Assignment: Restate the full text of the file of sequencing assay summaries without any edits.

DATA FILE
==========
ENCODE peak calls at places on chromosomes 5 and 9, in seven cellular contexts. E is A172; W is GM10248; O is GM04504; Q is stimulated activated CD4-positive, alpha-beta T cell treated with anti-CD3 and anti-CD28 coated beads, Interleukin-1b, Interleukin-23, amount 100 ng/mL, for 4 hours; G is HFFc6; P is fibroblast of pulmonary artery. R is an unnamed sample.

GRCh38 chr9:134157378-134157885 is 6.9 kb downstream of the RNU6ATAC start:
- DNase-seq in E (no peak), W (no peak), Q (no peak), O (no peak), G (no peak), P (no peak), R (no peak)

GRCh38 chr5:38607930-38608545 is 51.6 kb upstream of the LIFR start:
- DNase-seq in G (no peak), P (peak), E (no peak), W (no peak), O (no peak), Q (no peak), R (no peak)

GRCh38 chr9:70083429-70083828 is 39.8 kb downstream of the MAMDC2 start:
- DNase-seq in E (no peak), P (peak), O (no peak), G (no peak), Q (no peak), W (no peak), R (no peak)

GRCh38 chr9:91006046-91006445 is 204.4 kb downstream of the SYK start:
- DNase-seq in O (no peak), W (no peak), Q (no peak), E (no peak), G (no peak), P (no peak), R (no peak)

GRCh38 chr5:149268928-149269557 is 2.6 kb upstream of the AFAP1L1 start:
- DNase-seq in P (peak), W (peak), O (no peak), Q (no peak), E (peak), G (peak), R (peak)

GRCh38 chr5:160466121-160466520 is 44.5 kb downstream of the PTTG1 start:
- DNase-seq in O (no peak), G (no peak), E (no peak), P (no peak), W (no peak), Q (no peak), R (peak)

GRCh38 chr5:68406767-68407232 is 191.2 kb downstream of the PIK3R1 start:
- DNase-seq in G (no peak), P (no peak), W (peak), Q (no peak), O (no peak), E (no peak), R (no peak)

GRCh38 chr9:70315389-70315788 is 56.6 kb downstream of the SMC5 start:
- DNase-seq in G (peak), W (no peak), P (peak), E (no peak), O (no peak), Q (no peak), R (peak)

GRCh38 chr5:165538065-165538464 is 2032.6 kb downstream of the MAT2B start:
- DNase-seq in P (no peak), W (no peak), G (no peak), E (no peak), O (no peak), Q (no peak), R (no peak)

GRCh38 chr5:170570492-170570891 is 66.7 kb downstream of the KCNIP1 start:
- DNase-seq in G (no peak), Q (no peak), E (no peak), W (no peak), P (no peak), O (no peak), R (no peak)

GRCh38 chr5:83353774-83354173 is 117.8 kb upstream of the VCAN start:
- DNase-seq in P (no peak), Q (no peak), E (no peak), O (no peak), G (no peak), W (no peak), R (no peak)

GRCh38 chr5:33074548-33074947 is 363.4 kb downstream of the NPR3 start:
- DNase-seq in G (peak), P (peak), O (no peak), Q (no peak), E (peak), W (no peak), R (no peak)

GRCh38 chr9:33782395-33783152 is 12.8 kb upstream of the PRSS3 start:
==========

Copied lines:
ENCODE peak calls at places on chromosomes 5 and 9, in seven cellular contexts. E is A172; W is GM10248; O is GM04504; Q is stimulated activated CD4-positive, alpha-beta T cell treated with anti-CD3 and anti-CD28 coated beads, Interleukin-1b, Interleukin-23, amount 100 ng/mL, for 4 hours; G is HFFc6; P is fibroblast of pulmonary artery. R is an unnamed sample.

GRCh38 chr9:134157378-134157885 is 6.9 kb downstream of the RNU6ATAC start:
- DNase-seq in E (no peak), W (no peak), Q (no peak), O (no peak), G (no peak), P (no peak), R (no peak)

GRCh38 chr5:38607930-38608545 is 51.6 kb upstream of the LIFR start:
- DNase-seq in G (no peak), P (peak), E (no peak), W (no peak), O (no peak), Q (no peak), R (no peak)

GRCh38 chr9:70083429-70083828 is 39.8 kb downstream of the MAMDC2 start:
- DNase-seq in E (no peak), P (peak), O (no peak), G (no peak), Q (no peak), W (no peak), R (no peak)

GRCh38 chr9:91006046-91006445 is 204.4 kb downstream of the SYK start:
- DNase-seq in O (no peak), W (no peak), Q (no peak), E (no peak), G (no peak), P (no peak), R (no peak)

GRCh38 chr5:149268928-149269557 is 2.6 kb upstream of the AFAP1L1 start:
- DNase-seq in P (peak), W (peak), O (no peak), Q (no peak), E (peak), G (peak), R (peak)

GRCh38 chr5:160466121-160466520 is 44.5 kb downstream of the PTTG1 start:
- DNase-seq in O (no peak), G (no peak), E (no peak), P (no peak), W (no peak), Q (no peak), R (peak)

GRCh38 chr5:68406767-68407232 is 191.2 kb downstream of the PIK3R1 start:
- DNase-seq in G (no peak), P (no peak), W (peak), Q (no peak), O (no peak), E (no peak), R (no peak)

GRCh38 chr9:70315389-70315788 is 56.6 kb downstream of the SMC5 start:
- DNase-seq in G (peak), W (no peak), P (peak), E (no peak), O (no peak), Q (no peak), R (peak)

GRCh38 chr5:165538065-165538464 is 2032.6 kb downstream of the MAT2B start:
- DNase-seq in P (no peak), W (no peak), G (no peak), E (no peak), O (no peak), Q (no peak), R (no peak)

GRCh38 chr5:170570492-170570891 is 66.7 kb downstream of the KCNIP1 start:
- DNase-seq in G (no peak), Q (no peak), E (no peak), W (no peak), P (no peak), O (no peak), R (no peak)

GRCh38 chr5:83353774-83354173 is 117.8 kb upstream of the VCAN start:
- DNase-seq in P (no peak), Q (no peak), E (no peak), O (no peak), G (no peak), W (no peak), R (no peak)

GRCh38 chr5:33074548-33074947 is 363.4 kb downstream of the NPR3 start:
- DNase-seq in G (peak), P (peak), O (no peak), Q (no peak), E (peak), W (no peak), R (no peak)

GRCh38 chr9:33782395-33783152 is 12.8 kb upstream of the PRSS3 start: